A mother with a voice, hunting for awareness

A mother with a voice, hunting for awareness


This article originally ran as the Town and Gown weekly feature in the Jacksonville News. Julie Skinner, a graduate assistant in the Office of Public Relations at Jacksonville State University, wrote this article.

Michelle Norwood thought that maybe God was mad at her.

Just a year earlier, she and her husband, Anthony, had a daughter named Tori who passed away at six days old after being born with a heart defect. Now, Michelle was being told only hours after giving birth to her son, Hunter, that not only did he have Down syndrome, but also a heart defect.

“To be honest, I thought I had done something to make God really mad at me first,” Michelle says.

Michelle didn’t have to wait for doctors to confirm her suspicions about Hunter; she realized he had Down syndrome from the first moment she saw him.

“I felt a mixture of emotions,” she says. “I was scared because I didn’t know what the future held. I know so many who have Down syndrome also have things wrong physically.”

The fear and anger she felt over the situation melted away whenever Hunter was in her arms. To Michelle and Anthony, their baby son was absolutely perfect.

After taking Hunter to a heart specialist in Birmingham, the same specialist they took Tori to just a year earlier, they made a relieving discovery. His heart was perfect.

Michelle, a 1996 graduate of Jacksonville State University, majored in business, yet always felt a tug at her heart to become a teacher. Hunter was six years old when she decided to return to JSU and major in special education in order to not only be a better mother to Hunter, but to touch the lives of students with special needs, as well.

“Michelle is a natural when it comes to working with students with disabilities,” says Dr. Teresa Gardner, associate professor of special education. “She loves children, and her personality along with her experiences with Hunter makes her a great match with our collaborative teaching special education degree. She’s a gifted individual, and excels at everything she does.”

Gardner explains that being a special education teacher is truly a special calling, and takes a person who has a sense of patience and understanding. Michelle has these qualities and then some.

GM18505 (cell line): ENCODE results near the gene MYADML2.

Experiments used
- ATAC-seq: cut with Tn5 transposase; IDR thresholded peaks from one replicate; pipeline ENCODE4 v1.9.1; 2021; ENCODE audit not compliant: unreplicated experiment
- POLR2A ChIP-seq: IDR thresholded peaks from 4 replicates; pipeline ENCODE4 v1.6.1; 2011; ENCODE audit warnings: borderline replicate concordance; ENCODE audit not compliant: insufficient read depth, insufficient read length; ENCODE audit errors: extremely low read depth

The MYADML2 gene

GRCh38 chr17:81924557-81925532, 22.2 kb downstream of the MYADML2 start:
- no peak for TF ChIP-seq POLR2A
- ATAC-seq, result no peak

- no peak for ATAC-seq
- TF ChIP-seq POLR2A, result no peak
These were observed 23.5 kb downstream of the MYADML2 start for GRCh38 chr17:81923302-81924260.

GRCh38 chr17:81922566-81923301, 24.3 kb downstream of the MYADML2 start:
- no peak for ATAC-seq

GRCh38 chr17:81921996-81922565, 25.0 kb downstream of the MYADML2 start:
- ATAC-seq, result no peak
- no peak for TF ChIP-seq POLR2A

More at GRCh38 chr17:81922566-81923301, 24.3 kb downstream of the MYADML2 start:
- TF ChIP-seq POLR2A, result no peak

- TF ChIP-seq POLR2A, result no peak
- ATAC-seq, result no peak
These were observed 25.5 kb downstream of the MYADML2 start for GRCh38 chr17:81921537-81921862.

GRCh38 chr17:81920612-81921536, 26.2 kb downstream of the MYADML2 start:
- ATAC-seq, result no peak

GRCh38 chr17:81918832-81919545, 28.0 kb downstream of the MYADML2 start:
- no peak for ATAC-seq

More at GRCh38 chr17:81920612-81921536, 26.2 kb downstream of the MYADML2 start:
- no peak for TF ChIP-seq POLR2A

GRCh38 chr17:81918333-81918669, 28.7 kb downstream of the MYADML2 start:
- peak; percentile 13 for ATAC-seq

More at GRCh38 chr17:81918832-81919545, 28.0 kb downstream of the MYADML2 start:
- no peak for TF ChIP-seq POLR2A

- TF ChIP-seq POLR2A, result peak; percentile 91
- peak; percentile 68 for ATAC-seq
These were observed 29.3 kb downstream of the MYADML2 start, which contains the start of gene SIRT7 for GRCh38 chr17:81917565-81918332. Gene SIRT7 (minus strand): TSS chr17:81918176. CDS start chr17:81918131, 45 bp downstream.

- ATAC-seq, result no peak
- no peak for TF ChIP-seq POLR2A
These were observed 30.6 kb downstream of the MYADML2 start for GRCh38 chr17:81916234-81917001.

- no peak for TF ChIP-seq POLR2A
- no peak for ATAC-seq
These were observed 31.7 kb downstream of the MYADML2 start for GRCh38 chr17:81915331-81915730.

A talented singer, Michelle always wanted to write a song for Hunter, but didn’t know how to start. She wanted to bring awareness of her son’s condition, and also let other parents of special needs children know that they were not alone.

Last summer, Michelle was directing Vacation Bible School (VBS) at her church, an event that was the highlight of her summer as a child. Hunter, however, didn’t like it. Having difficulty with group settings, Hunter just couldn’t enjoy himself. After taking Hunter to spend the day with his grandmother, Michelle returned to eat lunch with some of the other parents at VBS who were discussing their children going to summer camps for football and cheerleading, and other summer activities that children with special needs often don’t participate in.

“It hit me like a ton of bricks that what they were discussing was something I’d probably never get to experience with Hunter,” Michelle says. “That night, the first words of the song started coming to me, and within fifteen minutes, it was written.”

She named it “Hunter’s Song,” and went the next day to have it copyrighted. Various musicians volunteered to help her put music to it, and they met every Monday night for four weeks to practice. Six weeks after the song was written, it was recorded at Cook Sound Studio in Fort Payne, Ala.

“Hunter loves the song,” Michelle says. “If he has a bad day, he’ll say ‘play Hunter’s Song.’”

Michelle has performed the song live a few times, including at an annual benefit for Down syndrome held at Joe Davis Stadium in Huntsville.

Today, Hunter is eleven years old, has just started talking in sentences and attends public school. He loves to sing and dance, play outside, is infatuated with animals (especially dogs), and also adores Spongebob. He has a bright, dazzling smile. While many say that Hunter is very lucky to have fourteen-year-old Hope, and six-year-old Brodie as siblings, Michelle says Hope and Brodie are very lucky to call Hunter a brother.

“Having a sibling with special needs adds a dimension to them that they wouldn’t have otherwise,” she says.

This May, Michelle will graduate with specialist certification in Collaborative Teaching/Special Education, her third degree from JSU, and the highest degree offered by JSU’s College of Education and Professional Studies.

“The first time I went to JSU, I had just gotten married and loved its convenient location,” Michelle says. “Then, I fell in love with the campus and the people. Everyone was so quick to help me, and my heart kept leading me back to Jacksonville.”

A mother, a wife, a singer and an advocate, above all, Michelle Norwood is a teacher. She teaches her children, her students, and all who are around her, that with a little courage and a heart full of love, some of life’s scariest turns of events can become the sweetest gifts from God.

For more information on this story, please contact Julie Skinner at jsu1435n@jsu.edu.

About the photo: Michelle Norwood and Hunter (courtesy)